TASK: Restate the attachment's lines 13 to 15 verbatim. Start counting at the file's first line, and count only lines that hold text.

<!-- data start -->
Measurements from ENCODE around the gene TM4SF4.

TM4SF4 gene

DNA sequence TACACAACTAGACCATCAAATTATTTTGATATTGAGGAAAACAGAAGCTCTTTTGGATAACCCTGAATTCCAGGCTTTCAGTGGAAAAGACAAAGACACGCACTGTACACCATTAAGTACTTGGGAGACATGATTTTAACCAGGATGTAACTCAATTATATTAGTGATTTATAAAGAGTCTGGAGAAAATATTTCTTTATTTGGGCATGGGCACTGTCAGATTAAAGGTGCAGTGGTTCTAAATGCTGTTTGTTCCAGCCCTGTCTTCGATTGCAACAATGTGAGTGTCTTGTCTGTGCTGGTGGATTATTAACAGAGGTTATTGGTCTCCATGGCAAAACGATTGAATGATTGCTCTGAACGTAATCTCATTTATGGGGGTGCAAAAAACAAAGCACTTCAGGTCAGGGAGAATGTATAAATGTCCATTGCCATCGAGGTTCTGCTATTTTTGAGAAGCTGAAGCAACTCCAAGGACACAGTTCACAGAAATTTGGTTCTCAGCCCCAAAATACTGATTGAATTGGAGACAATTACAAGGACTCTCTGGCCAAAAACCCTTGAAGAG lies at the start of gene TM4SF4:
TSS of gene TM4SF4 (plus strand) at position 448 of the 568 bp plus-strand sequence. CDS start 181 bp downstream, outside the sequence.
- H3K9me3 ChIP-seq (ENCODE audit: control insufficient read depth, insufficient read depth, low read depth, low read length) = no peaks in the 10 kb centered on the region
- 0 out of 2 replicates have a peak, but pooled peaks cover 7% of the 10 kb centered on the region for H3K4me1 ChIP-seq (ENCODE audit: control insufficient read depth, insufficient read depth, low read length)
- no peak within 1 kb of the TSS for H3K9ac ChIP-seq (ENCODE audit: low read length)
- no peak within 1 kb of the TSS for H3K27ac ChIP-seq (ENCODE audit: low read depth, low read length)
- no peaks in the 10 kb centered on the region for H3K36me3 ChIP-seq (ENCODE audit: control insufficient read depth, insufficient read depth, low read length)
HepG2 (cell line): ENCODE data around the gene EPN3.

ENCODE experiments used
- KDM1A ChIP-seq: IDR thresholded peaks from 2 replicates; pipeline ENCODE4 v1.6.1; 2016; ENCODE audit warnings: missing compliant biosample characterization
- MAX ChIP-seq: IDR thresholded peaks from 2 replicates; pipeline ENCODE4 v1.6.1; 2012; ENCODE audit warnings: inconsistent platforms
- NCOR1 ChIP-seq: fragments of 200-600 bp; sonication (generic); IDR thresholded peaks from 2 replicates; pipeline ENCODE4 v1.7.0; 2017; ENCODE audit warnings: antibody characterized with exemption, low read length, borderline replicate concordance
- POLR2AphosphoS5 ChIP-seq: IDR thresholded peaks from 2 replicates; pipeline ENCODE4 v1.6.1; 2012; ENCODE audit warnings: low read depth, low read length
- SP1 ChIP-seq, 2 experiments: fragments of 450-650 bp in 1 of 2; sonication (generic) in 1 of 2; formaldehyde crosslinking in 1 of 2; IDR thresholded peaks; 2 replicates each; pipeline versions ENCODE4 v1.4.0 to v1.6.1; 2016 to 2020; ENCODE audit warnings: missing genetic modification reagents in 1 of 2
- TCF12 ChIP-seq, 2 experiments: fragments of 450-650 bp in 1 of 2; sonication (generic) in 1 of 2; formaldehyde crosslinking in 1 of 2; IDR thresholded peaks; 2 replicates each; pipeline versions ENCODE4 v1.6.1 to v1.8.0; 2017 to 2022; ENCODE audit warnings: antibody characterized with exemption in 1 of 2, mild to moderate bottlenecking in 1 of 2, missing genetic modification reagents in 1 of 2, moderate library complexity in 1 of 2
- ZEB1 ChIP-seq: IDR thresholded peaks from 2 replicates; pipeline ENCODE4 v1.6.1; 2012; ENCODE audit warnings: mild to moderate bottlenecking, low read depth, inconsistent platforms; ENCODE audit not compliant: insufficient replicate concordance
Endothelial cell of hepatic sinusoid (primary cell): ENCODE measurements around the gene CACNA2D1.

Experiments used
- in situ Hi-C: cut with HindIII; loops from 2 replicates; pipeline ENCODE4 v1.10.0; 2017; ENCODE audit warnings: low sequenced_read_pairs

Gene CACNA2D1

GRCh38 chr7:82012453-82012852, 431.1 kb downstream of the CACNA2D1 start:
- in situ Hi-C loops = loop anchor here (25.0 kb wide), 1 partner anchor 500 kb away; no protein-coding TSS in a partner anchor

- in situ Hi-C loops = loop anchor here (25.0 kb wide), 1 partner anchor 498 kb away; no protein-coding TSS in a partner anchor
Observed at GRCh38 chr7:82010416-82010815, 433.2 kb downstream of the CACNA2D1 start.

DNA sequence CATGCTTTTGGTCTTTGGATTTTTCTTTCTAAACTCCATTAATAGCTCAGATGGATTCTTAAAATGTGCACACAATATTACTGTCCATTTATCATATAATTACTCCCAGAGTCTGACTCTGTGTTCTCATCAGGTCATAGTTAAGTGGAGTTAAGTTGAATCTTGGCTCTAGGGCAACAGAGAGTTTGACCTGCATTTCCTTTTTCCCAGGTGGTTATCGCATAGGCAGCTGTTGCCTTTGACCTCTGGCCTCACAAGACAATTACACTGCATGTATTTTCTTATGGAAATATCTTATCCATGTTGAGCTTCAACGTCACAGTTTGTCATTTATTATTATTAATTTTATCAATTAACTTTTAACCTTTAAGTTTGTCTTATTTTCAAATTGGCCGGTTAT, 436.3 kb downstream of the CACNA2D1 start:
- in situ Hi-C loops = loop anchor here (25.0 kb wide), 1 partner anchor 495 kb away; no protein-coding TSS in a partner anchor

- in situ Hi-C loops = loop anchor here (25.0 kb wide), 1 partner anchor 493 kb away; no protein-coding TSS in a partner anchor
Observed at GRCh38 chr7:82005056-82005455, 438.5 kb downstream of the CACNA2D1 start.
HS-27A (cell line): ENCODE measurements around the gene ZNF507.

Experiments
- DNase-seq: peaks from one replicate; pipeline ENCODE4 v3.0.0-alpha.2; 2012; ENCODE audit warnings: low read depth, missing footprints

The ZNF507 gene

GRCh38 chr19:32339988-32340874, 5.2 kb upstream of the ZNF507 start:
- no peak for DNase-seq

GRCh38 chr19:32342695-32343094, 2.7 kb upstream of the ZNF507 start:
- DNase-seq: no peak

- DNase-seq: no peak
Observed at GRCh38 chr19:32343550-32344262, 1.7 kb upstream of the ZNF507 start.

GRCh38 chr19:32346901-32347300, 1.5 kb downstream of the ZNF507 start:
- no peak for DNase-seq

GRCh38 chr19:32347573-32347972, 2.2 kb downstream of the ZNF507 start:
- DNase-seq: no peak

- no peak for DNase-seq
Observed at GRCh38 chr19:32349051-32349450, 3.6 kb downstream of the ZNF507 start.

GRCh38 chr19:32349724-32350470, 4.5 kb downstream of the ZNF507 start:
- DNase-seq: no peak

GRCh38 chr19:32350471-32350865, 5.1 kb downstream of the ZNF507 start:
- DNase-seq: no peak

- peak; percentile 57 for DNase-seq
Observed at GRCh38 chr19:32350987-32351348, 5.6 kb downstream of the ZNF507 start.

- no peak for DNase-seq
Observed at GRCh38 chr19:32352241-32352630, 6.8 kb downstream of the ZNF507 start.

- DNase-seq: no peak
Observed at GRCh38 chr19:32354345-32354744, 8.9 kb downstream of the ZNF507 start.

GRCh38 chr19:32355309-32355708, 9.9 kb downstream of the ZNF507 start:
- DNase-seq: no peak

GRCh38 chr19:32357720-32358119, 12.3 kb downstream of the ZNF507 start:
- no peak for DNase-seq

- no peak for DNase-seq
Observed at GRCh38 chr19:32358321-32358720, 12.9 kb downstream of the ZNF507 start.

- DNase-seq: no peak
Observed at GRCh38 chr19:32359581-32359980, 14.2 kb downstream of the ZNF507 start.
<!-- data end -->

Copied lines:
- MAX ChIP-seq: IDR thresholded peaks from 2 replicates; pipeline ENCODE4 v1.6.1; 2012; ENCODE audit warnings: inconsistent platforms
- NCOR1 ChIP-seq: fragments of 200-600 bp; sonication (generic); IDR thresholded peaks from 2 replicates; pipeline ENCODE4 v1.7.0; 2017; ENCODE audit warnings: antibody characterized with exemption, low read length, borderline replicate concordance
- POLR2AphosphoS5 ChIP-seq: IDR thresholded peaks from 2 replicates; pipeline ENCODE4 v1.6.1; 2012; ENCODE audit warnings: low read depth, low read length